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Post-transcriptional regulation of SHANK3 expression by microRNAs related to multiple neuropsychiatric disorders.

Molecular brain | Nov 16, 2015

BACKGROUND: Proper neuronal function requires tight control of gene dosage, and failure of this process underlies the pathogenesis of multiple neuropsychiatric disorders. The SHANK3 gene encoding core scaffolding proteins at glutamatergic postsynapse is a typical dosage-sensitive gene, both deletions and duplications of which are associated with Phelan-McDermid syndrome, autism spectrum disorders, bipolar disorder, intellectual disability, or schizophrenia. However, the regulatory mechanism of SHANK3 expression in neurons itself is poorly understood. RESULTS: Here we show post-transcriptional regulation of SHANK3 expression by three microRNAs (miRNAs), miR-7, miR-34a, and miR-504. Notably, the expression profiles of these miRNAs were previously shown to be altered in some neuropsychiatric disorders which are also associated with SHANK3 dosage changes. These miRNAs regulated the expression of SHANK3 and other genes encoding actin-related proteins that interact with Shank3, through direct binding sites in the 3' untranslated region (UTR). Moreover, overexpression or inhibition of miR-7 and miR-504 affected the dendritic spines of the cultured hippocampal neurons in a Shank3-dependent manner. We further characterized miR-504 as it showed the most significant effect on both SHANK3 expression and dendritic spines among the three miRNAs. Lentivirus-mediated overexpression of miR-504, which mimics its reported expression change in postmortem brain tissues of bipolar disorder, decreased endogenous Shank3 protein in cultured hippocampal neurons. We also revealed that miR-504 is expressed in the cortical and hippocampal regions of human and mouse brains. CONCLUSIONS: Our study provides new insight into the miRNA-mediated regulation of SHANK3 expression, and its potential implication in multiple neuropsychiatric disorders associated with altered SHANK3 and miRNA expression profiles.

Pubmed ID: 26572867 RIS Download

Mesh terms: 3' Untranslated Regions | Animals | Base Sequence | Cells, Cultured | Dendritic Spines | HEK293 Cells | Hippocampus | Humans | Lentivirus | Luciferases | Male | Mental Disorders | Mice, Inbred C57BL | MicroRNAs | Molecular Sequence Data | Nerve Tissue Proteins | Protein Interaction Mapping | Reproducibility of Results | Transcription, Genetic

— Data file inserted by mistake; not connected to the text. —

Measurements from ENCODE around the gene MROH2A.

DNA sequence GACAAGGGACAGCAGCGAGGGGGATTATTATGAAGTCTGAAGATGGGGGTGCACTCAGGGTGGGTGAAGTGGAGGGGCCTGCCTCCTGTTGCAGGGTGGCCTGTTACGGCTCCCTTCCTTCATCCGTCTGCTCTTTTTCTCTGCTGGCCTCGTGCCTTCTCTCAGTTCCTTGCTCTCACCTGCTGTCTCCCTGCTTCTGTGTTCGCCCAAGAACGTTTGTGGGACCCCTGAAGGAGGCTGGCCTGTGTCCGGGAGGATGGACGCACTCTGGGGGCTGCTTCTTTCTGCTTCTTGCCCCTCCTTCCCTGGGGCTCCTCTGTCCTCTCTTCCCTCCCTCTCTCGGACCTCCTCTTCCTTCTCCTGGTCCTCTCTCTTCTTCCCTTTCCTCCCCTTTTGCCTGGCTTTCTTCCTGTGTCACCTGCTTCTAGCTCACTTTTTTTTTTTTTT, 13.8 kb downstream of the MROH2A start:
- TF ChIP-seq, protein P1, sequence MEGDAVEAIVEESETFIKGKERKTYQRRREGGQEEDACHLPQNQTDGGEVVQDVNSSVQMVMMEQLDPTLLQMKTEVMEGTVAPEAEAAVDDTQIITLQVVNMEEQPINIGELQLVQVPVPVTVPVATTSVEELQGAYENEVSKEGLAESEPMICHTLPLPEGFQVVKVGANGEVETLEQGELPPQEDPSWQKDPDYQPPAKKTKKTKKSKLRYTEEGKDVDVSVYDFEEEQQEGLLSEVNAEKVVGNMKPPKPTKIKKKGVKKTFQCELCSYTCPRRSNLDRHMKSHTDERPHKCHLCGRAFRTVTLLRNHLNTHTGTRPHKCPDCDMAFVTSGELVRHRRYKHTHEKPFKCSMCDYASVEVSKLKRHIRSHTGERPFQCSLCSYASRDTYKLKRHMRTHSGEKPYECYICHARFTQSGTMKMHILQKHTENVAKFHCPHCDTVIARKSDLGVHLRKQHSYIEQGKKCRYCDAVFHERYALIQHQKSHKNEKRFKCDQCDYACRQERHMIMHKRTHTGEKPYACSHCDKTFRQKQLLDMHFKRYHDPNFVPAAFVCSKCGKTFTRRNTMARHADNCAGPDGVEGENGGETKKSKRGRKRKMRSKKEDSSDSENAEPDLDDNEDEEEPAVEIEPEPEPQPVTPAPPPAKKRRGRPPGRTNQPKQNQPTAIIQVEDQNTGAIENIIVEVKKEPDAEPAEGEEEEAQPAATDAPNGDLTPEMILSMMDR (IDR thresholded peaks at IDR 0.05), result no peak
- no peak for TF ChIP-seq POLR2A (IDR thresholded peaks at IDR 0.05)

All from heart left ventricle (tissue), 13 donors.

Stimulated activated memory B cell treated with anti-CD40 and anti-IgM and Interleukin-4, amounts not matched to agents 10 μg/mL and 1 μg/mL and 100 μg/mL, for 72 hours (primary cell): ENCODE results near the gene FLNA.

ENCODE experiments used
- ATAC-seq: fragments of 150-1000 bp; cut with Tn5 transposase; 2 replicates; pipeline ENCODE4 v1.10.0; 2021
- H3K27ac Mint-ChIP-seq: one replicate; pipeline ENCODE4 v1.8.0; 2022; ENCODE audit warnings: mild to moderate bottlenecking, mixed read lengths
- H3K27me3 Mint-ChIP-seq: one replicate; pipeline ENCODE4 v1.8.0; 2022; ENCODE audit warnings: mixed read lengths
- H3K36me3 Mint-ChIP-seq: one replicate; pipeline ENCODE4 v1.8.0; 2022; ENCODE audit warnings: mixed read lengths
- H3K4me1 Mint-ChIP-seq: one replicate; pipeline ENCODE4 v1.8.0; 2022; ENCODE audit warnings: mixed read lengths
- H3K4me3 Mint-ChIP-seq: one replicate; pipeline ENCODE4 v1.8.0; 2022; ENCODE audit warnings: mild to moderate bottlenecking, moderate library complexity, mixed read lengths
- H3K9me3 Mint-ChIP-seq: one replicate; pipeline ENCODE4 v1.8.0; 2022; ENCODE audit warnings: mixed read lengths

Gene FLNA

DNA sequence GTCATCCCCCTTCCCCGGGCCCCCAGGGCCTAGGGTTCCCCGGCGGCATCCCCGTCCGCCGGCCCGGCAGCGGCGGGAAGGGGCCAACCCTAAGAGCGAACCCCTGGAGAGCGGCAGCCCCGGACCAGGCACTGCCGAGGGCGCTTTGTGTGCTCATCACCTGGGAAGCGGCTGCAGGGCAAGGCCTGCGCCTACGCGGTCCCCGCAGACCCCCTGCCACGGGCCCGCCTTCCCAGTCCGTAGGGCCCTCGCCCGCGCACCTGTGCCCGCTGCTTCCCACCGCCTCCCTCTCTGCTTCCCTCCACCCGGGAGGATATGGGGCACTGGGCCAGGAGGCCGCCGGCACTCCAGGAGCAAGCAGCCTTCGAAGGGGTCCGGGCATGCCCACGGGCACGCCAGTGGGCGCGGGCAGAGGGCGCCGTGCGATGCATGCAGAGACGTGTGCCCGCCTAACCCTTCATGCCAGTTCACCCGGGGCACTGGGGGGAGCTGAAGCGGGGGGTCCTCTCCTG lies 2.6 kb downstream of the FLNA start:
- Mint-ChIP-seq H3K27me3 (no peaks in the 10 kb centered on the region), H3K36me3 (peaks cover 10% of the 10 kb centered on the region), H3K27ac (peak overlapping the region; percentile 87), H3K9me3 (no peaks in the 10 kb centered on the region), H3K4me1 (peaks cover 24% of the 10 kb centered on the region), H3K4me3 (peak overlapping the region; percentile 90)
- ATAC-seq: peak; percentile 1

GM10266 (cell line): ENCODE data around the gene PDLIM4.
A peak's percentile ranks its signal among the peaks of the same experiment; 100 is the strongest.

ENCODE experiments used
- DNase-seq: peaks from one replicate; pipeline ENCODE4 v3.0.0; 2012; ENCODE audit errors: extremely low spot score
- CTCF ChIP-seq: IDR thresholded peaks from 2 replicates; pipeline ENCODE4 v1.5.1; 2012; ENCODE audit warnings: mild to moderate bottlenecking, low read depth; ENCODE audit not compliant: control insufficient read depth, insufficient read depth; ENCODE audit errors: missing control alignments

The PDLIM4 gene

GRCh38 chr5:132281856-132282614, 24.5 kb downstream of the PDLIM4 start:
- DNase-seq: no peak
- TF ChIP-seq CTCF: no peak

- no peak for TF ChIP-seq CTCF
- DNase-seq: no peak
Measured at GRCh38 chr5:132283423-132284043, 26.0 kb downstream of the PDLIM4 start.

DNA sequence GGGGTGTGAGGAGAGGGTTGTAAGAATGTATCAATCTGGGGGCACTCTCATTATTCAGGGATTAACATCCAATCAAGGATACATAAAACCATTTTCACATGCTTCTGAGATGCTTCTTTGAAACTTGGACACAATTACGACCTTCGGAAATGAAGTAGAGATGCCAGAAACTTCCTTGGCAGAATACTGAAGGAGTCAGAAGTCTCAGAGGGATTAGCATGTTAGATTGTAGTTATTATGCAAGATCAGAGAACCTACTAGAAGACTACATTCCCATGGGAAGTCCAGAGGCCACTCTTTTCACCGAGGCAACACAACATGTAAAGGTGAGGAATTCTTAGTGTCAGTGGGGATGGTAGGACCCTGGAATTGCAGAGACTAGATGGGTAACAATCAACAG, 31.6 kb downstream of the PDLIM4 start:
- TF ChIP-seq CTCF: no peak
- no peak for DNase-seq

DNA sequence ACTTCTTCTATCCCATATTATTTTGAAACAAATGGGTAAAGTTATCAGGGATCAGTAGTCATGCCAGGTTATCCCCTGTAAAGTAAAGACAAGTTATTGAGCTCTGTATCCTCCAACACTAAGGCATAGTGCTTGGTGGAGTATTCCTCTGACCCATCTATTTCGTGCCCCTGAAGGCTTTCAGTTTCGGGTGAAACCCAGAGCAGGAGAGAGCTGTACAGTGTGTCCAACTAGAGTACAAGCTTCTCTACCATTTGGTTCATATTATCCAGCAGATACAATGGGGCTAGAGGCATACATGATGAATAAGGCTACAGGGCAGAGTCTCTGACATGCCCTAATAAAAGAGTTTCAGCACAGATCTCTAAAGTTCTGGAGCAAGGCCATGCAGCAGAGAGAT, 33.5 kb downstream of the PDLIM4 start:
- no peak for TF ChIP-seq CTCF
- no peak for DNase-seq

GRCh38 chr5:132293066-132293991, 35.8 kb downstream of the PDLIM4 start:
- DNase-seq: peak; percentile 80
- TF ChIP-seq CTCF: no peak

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BrainSpan: Atlas of the Developing Human Brain

An atlas of the developing human brain designed as a foundational resource for studying transcriptional mechanisms involved in human brain development. The atlas consists of a variety of data modalities and data mining tools. It contains RNA sequencing and exon microarray data profiling up to sixteen cortical and subcortical structures across the full course of human brain development, as well as high-resolution neuroanatomical transcriptional profiles of about 300 distinct structures spanning the entire brain for four midgestional prenatal specimens. Also included are a high-resolution in situ hybridization image data covering selected genes and brain regions in developing and adult human brain, and a reference atlas in full color with high-resolution anatomic reference atlases of prenatal (two stages) and adult human brain along with supporting histology, magnetic resonance imaging (MRI) and diffusion weighted imaging (DWI) data.

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miRDB

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NeuroMab

A national mouse monoclonal antibody generating resource for biochemical and immunohistochemical applications in mammalian brain. NeuroMabs are generated from mice immunized with synthetic and recombinant immunogens corresponding to components of the neuronal proteome as predicted from genomic and other large-scale cloning efforts. Comprehensive biochemical and immunohistochemical analyses of human, primate and non-primate mammalian brain are incorporated into the initial NeuroMab screening procedure. This yields a subset of mouse mAbs that are optimized for use in brain (i.e. NeuroMabs): for immunocytochemical-based imaging studies of protein localization in adult, developing and pathological brain samples, for biochemical analyses of subunit composition and post-translational modifications of native brain proteins, and for proteomic analyses of native brain protein networks. The NeuroMab facility was initially funded with a five-year U24 cooperative grant from NINDS and NIMH. The initial goal of the facility for this funding period is to generate a library of novel NeuroMabs against neuronal proteins, initially focusing on membrane proteins (receptors/channels/transporters), synaptic proteins, other neuronal signaling molecules, and proteins with established links to disease states. The scope of the facility was expanded with supplements from the NIH Blueprint for Neuroscience Research to include neurodevelopmental targets, the NIH Roadmap for Medical Research to include epigenetics targets, and NIH Office of Rare Diseases Research to include rare disease targets. These NeuroMabs will then be produced on a large scale and made available to the neuroscience research community on an inexpensive basis as tissue culture supernatants or purified immunoglobulin by Antibodies Inc. The UC Davis/NIH NeuroMab Facility makes NeuroMabs available directly to end users and is unable to accommodate sales to distributors for third party distribution. Note, NeuroMab antibodies are now offered through antibodiesinc.

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